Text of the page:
1. English 1010
2. Persuasion vs. Argument
• Persuasion and argument are often used
• Persuasion is a broad term, which includes many
tactics designed to move people to a position, a belief,
or a course of action
• Argument is a specific kind of persuasion based on the
principles of logic and reasoning
3. The Importance of
Argument and Persuasion
• In everyday life…
Appealing a grade, asking for a raise, applying for a job, negotiating the price of a new car, arguing in traffic court
• In academic life…
Defending your ideas, engaging intellectual debate
• On the job…
Getting people to listen to your ideas, winning buy-in, getting your boss to notice, getting cooperation, moving people to action
• In writing…
Irrefutably making your point, writing to be read
• In reading and listening…
Critically evaluating other’s arguments, protecting yourself from unethical persuasive tactics, recognizing faulty reasoning when you see it.
4. What exactly is an Argument?
• An argument involves the process of
establishing a claim and then proving it with
the use of logical reasoning, examples, and
5. The Essential Ingredients
of an Argument
• An issue open to debate
• Your position on the issue
• Your reasons for that position
• Evidence to support your reason
– Experience, expert opinion, research and statistics
6. The Role of Your Audience
• Understanding your audience is key to effective writing of all kinds, especially
• An argument is an implicit dialogue or exchange with your audience, so in writing
arguments, assume there is a reader that will not agree with you
• Audience awareness is absolutely essential to successful persuasion and argument;
• Know your audience
– What is their position on the issue?
– How strongly do they feel about it?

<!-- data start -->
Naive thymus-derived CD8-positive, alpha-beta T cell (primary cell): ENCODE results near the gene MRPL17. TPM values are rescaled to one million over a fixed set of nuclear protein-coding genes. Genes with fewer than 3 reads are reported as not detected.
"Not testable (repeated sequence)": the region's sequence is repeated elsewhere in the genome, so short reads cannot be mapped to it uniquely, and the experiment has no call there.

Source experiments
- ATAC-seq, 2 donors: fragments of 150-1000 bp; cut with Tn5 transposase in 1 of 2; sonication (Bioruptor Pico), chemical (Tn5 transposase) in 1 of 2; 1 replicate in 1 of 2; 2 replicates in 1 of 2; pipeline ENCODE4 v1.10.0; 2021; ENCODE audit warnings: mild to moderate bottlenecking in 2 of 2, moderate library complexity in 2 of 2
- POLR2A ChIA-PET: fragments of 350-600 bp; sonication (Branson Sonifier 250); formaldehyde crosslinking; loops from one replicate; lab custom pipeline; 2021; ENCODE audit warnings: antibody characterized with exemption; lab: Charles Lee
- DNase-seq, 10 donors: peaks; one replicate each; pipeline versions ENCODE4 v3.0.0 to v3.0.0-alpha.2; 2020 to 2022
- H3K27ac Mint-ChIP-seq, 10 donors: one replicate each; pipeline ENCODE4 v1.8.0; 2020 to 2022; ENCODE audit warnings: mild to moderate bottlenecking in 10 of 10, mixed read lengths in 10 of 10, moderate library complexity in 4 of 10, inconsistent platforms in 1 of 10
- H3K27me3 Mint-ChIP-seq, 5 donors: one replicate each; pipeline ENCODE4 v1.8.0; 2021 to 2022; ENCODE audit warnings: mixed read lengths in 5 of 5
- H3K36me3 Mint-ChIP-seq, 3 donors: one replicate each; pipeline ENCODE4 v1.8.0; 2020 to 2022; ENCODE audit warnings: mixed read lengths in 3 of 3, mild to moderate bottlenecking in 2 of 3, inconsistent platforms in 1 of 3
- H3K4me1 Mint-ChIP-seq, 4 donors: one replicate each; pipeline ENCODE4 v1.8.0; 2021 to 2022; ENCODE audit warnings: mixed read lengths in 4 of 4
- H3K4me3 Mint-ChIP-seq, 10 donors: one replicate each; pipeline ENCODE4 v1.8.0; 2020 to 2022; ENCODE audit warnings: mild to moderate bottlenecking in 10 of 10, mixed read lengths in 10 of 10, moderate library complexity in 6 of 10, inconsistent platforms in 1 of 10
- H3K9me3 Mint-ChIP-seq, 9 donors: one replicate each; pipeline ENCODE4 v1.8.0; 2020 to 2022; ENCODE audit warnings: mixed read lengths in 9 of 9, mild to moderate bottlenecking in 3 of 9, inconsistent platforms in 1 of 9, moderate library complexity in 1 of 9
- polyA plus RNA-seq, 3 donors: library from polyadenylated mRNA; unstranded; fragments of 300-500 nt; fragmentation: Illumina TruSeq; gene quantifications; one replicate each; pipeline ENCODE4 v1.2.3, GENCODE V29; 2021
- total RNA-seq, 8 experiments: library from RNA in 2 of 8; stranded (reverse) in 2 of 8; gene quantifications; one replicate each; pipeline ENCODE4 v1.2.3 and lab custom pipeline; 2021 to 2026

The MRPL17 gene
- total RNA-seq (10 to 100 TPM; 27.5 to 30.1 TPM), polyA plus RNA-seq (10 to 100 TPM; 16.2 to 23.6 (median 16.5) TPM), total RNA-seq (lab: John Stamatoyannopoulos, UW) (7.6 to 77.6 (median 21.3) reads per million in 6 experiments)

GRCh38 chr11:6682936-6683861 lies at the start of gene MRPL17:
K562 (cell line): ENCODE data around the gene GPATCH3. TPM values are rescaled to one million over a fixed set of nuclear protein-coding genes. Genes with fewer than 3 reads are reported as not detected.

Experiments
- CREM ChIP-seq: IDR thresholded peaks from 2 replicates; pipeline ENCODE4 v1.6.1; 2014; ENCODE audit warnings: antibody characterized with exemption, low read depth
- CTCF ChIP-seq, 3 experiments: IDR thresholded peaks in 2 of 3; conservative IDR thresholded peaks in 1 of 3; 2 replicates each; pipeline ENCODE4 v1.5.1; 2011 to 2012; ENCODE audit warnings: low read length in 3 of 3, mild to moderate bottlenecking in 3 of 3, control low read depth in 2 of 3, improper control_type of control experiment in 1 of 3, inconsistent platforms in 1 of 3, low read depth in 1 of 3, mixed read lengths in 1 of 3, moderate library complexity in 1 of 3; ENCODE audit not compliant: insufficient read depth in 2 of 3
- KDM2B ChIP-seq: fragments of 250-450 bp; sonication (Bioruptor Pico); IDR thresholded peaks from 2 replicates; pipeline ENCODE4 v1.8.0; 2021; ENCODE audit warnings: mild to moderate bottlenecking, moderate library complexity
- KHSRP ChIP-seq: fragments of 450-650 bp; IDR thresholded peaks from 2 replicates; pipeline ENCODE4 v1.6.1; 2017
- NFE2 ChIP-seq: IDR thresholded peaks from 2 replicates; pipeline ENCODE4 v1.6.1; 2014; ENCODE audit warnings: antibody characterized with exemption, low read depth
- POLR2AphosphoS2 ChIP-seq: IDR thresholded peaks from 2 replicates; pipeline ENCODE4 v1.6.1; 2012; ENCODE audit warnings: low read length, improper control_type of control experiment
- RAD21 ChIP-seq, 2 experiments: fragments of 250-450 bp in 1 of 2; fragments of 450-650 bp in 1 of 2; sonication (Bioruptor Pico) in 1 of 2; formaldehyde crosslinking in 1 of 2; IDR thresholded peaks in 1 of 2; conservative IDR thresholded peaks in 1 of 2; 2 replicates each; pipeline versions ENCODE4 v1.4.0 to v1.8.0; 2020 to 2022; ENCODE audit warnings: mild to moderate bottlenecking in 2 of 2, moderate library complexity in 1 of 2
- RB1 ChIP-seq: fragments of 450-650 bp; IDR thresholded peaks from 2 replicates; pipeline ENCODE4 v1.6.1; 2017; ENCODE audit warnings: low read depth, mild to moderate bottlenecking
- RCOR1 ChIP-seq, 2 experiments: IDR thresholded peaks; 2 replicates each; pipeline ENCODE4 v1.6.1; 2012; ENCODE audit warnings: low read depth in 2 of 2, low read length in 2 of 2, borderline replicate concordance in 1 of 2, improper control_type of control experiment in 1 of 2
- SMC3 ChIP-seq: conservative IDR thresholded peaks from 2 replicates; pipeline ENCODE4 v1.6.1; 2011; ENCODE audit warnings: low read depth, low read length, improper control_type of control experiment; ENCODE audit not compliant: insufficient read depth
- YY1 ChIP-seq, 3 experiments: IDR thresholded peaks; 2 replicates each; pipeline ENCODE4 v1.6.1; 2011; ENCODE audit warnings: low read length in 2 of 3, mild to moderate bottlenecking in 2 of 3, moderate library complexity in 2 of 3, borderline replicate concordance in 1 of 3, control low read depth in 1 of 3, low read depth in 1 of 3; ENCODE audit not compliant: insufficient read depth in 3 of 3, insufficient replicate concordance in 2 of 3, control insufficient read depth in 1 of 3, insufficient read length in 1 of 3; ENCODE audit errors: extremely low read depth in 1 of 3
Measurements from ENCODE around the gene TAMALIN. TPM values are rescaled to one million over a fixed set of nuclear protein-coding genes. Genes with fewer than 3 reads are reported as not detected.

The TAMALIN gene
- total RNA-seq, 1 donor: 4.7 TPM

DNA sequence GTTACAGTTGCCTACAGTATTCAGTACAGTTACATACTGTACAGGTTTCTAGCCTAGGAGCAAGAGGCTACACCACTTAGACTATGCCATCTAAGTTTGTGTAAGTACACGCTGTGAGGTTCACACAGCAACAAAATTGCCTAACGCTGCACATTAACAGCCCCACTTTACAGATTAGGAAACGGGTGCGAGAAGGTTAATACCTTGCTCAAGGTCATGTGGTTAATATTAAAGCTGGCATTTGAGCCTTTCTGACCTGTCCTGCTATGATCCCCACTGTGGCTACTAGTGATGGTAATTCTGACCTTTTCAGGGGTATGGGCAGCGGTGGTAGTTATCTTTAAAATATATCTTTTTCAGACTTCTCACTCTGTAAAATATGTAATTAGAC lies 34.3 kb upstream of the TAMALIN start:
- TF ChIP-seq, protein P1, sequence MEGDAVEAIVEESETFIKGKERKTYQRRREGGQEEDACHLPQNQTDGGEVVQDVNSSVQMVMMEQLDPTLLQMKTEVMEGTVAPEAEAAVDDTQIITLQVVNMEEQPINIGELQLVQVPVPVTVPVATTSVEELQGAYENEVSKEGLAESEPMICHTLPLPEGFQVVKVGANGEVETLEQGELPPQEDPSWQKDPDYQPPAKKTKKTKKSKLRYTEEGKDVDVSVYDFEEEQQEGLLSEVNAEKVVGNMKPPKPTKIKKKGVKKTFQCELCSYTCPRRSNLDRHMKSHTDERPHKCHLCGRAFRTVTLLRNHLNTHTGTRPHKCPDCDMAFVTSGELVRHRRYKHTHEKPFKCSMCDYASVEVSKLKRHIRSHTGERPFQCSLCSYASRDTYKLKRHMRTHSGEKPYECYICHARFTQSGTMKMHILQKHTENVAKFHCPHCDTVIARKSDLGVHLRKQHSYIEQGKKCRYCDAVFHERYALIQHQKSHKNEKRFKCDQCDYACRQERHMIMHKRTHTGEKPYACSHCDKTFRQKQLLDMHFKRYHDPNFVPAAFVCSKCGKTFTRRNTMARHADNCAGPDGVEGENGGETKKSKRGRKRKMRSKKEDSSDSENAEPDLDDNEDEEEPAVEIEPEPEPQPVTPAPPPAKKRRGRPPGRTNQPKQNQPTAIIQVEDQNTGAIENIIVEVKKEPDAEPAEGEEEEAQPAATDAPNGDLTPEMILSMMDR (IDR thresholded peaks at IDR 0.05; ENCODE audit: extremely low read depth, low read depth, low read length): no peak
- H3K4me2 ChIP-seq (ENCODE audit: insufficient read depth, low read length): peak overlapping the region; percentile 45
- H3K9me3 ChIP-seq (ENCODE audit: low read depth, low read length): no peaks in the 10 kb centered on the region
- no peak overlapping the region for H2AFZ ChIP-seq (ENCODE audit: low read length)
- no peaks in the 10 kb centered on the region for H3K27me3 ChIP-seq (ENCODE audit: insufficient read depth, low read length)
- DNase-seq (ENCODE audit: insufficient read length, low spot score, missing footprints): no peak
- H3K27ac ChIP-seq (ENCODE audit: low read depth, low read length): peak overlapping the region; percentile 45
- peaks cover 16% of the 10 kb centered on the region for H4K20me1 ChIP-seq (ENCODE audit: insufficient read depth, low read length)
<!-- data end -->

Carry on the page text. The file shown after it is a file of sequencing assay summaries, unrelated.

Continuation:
– Are they open-minded enough to consider other views?
– What will their objections be to your argument?
7. Structure of a Classical Argument
Reasons and Evidence
The Opposing View and the Refutation
8. The Thesis Statement
…is the most important sentence in your paper
…is an assertion
…answers the question: “What am I trying to prove?”
...brings focus to the entire essay
…lets the reader know the main idea of the paper
…is not a factual statement or an announcement of purpose, but a claim
that has to be proven throughout the paper.
9. Example: Which thesis statement
• Parents, often too busy to watch television shows with their
families, can monitor their children’s viewing habits with the
aid of the V-chip.
• To help parents monitor their children’s viewing habits, the V-
chip should be a required feature for television sets sold in
• This paper will describe a V-chip and examine the uses of the
V-chip in American-made television sets.
10. Using a Reasonable Tone
• Shows you are fair-minded and therefore adds to your
• When you acknowledge the opposition with balanced
language, it shows that your respect the opposing views
• No matter how passionate you are about the issue, don’t
resort to careless, harsh words; this would show more
about your than the issue
11. Offering a Counterargument
• Addressing the opposition demonstrates your
credibility as a writer
• It shows that you have researched multiple sides of
the argument and have come to an informed
• Remember, keep a balanced tone when
attempting to debunk the opposition
12. Counter-arguing Effectively
• Conceding to some of your opposition’s
concerns can demonstrate respect for their
• Remain tactful yet firm
– using rude or deprecating language can cause your
audience to reject your position without carefully
considering your claims
13. Your Assignment
• Compose a 3-5 page argumentative essay on a topic of
– It is suggested (but not required) that your essay relates to
your program of study
• The essay should be double spaced in 12 pt. Arial or
Calibri font with standard margins
• There should be no “Title Page” for this assignment.
• If you use any outside sources of information, you must
document these sources using MLA style and provide a
list of sources at the end of the paper.